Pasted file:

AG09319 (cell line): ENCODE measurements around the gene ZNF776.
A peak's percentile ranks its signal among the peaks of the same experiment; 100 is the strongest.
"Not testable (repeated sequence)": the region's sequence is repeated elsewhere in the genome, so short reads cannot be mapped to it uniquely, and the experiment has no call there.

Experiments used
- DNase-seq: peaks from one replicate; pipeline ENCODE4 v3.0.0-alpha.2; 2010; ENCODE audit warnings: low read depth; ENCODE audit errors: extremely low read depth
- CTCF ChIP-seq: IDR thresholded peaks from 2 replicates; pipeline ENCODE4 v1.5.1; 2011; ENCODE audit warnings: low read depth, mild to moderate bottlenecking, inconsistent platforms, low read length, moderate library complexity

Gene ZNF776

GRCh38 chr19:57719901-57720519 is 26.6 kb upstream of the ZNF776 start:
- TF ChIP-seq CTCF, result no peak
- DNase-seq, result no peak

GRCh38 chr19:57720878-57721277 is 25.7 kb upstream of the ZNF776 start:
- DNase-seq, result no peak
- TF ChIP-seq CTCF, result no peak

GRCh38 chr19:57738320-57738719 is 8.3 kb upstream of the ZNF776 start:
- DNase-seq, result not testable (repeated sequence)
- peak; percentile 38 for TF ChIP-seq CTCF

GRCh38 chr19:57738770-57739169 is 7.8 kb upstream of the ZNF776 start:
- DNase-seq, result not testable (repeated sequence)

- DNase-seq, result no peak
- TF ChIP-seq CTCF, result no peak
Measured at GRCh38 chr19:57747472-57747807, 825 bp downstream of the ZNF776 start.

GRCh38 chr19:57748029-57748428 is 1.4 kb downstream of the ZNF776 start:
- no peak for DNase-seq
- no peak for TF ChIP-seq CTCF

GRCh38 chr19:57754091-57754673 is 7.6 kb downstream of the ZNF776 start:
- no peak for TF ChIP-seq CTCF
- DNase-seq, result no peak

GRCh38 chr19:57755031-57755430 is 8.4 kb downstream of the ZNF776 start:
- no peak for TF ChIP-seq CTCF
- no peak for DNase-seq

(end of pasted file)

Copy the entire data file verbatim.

AG09319 (cell line): ENCODE measurements around the gene ZNF776.
A peak's percentile ranks its signal among the peaks of the same experiment; 100 is the strongest.
"Not testable (repeated sequence)": the region's sequence is repeated elsewhere in the genome, so short reads cannot be mapped to it uniquely, and the experiment has no call there.

Experiments used
- DNase-seq: peaks from one replicate; pipeline ENCODE4 v3.0.0-alpha.2; 2010; ENCODE audit warnings: low read depth; ENCODE audit errors: extremely low read depth
- CTCF ChIP-seq: IDR thresholded peaks from 2 replicates; pipeline ENCODE4 v1.5.1; 2011; ENCODE audit warnings: low read depth, mild to moderate bottlenecking, inconsistent platforms, low read length, moderate library complexity

Gene ZNF776

GRCh38 chr19:57719901-57720519 is 26.6 kb upstream of the ZNF776 start:
- TF ChIP-seq CTCF, result no peak
- DNase-seq, result no peak

GRCh38 chr19:57720878-57721277 is 25.7 kb upstream of the ZNF776 start:
- DNase-seq, result no peak
- TF ChIP-seq CTCF, result no peak

GRCh38 chr19:57738320-57738719 is 8.3 kb upstream of the ZNF776 start:
- DNase-seq, result not testable (repeated sequence)
- peak; percentile 38 for TF ChIP-seq CTCF

GRCh38 chr19:57738770-57739169 is 7.8 kb upstream of the ZNF776 start:
- DNase-seq, result not testable (repeated sequence)

- DNase-seq, result no peak
- TF ChIP-seq CTCF, result no peak
Measured at GRCh38 chr19:57747472-57747807, 825 bp downstream of the ZNF776 start.

GRCh38 chr19:57748029-57748428 is 1.4 kb downstream of the ZNF776 start:
- no peak for DNase-seq
- no peak for TF ChIP-seq CTCF

GRCh38 chr19:57754091-57754673 is 7.6 kb downstream of the ZNF776 start:
- no peak for TF ChIP-seq CTCF
- DNase-seq, result no peak

GRCh38 chr19:57755031-57755430 is 8.4 kb downstream of the ZNF776 start:
- no peak for TF ChIP-seq CTCF
- no peak for DNase-seq